'Nobody Ever Complained' About Cross: Alsip Mayor
No residents have complained to the village about the holiday decoration on a municipal water tower, says Mayor Patrick Kitching.
A Wisconsin-based group that opposes the blending of church and state told Alsip officials that a cross used in the village's Christmas decorations could be seen from space.
Alsip Mayor Patrick Kitching told Patch on Monday that the Freedom from Religion Foundation's asked the village remove a cross, which has been stored on top of the West 119th Street water tower year round and lighted every holiday season for almost 40 years.
A letter sent in 2011 threatened to sue the village if it did not comply with the foundation's request. According to the mayor, the group complained that the Alsip's Christmas decorations could possibly be seen from space.
"They tried to get me to take it down last year and I just ignored them," Kitching said.
The cross has been used by Alsip since 1973 as part of the village's municipal Christmas —until last week. Alsip removed the cross and is now looking at an alternative decoration for the water tower at West 119th Street.
"Nobody has ever complained about it. They’ve never even commented on it," he said.
The Freedom from Religion Foundation contacted the village in December of 2011, claiming the cross was a symbol of Christianity. Its prominence on public land violated of the First Amendment's Establishment Clause, which the foundation argues strictly prohibits government endorsements or support of religion. Other interpretations of the First Amendment hold that government can promote religion so long as it doesn't show favoritism.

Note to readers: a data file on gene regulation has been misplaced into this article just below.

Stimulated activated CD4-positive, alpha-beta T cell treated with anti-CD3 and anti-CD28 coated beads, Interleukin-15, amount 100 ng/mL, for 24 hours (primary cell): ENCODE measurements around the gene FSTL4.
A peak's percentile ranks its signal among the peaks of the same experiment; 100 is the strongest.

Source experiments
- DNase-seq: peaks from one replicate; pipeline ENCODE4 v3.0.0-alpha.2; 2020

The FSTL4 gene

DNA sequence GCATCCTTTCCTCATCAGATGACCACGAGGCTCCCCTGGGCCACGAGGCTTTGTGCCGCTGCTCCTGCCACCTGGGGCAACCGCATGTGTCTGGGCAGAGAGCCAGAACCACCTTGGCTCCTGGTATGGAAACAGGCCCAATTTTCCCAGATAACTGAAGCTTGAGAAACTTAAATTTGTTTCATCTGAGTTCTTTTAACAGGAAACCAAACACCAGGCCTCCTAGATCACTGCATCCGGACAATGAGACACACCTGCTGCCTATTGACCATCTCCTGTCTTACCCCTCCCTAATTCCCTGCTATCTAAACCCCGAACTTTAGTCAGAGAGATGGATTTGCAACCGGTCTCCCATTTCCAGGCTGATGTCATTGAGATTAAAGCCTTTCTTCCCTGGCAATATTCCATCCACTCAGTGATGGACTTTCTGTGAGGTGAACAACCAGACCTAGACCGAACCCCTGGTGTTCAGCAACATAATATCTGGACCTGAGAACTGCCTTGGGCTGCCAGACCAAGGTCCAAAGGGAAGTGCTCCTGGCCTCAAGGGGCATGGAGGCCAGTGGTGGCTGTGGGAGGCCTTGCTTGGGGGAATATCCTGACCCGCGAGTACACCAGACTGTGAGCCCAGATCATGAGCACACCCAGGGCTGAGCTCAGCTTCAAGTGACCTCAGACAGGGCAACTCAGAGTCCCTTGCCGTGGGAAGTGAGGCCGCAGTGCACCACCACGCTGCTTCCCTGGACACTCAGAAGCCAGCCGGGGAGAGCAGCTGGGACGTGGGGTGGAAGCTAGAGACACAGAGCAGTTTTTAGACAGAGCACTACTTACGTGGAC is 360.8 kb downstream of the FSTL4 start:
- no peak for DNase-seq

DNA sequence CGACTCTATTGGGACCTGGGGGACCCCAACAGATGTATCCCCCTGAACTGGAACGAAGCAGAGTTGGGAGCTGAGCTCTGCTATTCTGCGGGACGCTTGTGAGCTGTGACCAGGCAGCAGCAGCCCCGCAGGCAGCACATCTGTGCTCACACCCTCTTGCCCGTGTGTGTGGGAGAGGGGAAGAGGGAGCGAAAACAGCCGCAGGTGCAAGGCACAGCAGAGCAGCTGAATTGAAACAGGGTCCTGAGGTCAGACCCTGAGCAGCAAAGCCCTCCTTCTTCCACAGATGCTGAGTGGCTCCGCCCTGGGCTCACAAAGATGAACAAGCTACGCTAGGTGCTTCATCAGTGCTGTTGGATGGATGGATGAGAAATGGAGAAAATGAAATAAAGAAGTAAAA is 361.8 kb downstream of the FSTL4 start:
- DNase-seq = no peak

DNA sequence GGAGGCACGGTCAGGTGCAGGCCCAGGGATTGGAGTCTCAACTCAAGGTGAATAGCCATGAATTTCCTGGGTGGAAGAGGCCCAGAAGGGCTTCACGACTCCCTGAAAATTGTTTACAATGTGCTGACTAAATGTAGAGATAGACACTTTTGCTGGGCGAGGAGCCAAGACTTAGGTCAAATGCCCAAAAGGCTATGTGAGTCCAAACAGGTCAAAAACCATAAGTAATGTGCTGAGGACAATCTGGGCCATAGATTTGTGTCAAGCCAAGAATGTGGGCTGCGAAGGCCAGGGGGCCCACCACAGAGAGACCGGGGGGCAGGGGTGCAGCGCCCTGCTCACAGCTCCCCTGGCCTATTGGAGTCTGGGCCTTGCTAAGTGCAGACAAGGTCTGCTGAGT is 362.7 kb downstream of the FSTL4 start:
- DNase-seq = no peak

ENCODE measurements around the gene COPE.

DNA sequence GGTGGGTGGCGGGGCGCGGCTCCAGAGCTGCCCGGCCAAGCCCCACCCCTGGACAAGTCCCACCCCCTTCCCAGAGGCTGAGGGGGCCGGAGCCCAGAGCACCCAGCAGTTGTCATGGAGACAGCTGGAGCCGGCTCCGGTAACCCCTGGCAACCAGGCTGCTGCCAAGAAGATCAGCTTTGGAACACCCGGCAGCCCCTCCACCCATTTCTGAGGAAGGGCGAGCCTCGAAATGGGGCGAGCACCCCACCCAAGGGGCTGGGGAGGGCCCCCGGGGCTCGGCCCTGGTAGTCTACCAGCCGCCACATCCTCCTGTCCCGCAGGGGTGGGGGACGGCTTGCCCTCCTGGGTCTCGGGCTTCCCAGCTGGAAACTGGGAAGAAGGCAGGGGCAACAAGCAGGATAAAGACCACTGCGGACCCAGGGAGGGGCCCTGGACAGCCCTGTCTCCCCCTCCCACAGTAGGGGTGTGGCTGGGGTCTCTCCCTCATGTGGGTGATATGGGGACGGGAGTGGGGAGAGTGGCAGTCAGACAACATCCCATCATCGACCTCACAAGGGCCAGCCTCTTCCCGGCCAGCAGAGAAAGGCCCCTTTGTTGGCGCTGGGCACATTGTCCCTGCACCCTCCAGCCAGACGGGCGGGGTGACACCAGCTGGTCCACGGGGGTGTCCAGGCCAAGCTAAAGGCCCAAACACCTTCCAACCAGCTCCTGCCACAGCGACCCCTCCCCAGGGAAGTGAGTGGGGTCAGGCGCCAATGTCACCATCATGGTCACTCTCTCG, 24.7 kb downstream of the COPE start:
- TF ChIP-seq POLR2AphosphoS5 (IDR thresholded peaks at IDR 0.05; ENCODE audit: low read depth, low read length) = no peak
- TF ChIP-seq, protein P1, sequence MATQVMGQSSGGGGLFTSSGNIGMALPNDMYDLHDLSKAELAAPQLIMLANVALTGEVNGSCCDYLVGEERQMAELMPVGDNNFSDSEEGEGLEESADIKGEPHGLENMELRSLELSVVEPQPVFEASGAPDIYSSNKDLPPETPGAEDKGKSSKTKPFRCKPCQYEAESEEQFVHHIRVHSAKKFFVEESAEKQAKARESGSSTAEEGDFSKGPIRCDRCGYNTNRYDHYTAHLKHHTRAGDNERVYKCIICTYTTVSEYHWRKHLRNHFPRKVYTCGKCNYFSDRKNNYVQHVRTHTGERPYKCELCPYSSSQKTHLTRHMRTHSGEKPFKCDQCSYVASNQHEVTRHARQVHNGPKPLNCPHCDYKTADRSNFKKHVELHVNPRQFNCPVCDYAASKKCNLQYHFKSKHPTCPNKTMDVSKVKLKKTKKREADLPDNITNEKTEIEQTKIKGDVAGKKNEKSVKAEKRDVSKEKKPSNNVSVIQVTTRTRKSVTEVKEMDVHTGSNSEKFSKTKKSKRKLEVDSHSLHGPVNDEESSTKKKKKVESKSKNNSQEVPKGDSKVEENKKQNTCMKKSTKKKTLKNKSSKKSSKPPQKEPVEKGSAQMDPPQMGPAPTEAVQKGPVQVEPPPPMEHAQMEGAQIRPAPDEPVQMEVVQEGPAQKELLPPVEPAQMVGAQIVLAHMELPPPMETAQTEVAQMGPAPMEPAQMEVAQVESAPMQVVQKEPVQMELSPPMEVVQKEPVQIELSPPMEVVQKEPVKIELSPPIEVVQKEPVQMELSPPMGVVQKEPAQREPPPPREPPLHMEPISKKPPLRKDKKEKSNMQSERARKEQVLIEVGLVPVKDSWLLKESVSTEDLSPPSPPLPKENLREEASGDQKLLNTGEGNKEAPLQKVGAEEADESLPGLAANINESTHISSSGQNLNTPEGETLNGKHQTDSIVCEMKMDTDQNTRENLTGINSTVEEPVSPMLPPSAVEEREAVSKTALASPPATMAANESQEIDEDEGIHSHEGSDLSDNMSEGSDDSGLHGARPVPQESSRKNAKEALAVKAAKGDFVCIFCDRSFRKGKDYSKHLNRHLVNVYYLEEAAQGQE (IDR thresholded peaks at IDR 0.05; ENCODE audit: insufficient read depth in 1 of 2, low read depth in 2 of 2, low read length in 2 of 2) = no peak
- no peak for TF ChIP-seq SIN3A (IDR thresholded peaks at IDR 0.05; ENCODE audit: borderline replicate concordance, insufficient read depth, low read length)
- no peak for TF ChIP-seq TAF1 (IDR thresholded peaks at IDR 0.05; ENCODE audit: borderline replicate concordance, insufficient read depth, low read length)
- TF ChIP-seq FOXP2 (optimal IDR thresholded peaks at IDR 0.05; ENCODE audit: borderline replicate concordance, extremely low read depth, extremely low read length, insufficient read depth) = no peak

Now, the village's water department is working on a replacement decoration, which is likely going to be a homemade Christmas tree.
The Alsip mayor said he didn't want to spend taxpayer money on a legal battle that was likely unwinnable. Rulings have consistently favored those who have brought court cases against municipalities displaying religious imagery on public land or property.
"No court of final resort has ever upheld the government's permanent display of a Christian cross on public land as constitutional," the foundation's letter to Alsip states.
Patch Facebook fans let us know what they thought of the situation:
It is not possible to take Christ out of Christmas. You will find him in all sorts of services and celebrations at our many Christian churches here and around the world, including the church I serve as pastor, Pilgrim Faith United Church of Christ in Oak Lawn.
We do, however, live in a wonderfully pluralistic society. One of the best ways to honor Christ is to respect all our neighbors no matter what their faith. I am quite sure that is what Jesus would do.
So go to the church of your choice this Christmas where you will find Christ alive and well and full of love!
I grew up in Alsip. My dad worked part-time with the Village. He knew the guys who first put the Cross up on the new Alsip water tower. Alsip has always been proud of the water towers and the Cross. The Cross on the water tower during the holidays was seen for miles. It was a welcoming light seen by 294 travelers. I will take it, mount it high on my house and light it bright to celebrate Christmas. No Lawyer Paper Bully will remove my Christmas Joy.
And Palos Patch reader Shari Cartwright Schmidt threw out these thoughts:
It's not constitutional to only display one religion's symbols. It's the reason so many holiday displays are multi-cultural. If we're going to tolerate one then we need to tolerate all. It's the basis of religious freedom -- not just your favorite, but all of them.
Hopefully they'll keep the star atop the water tower in their efforts to celebrate Christmas, not the holidays, but Christmas!
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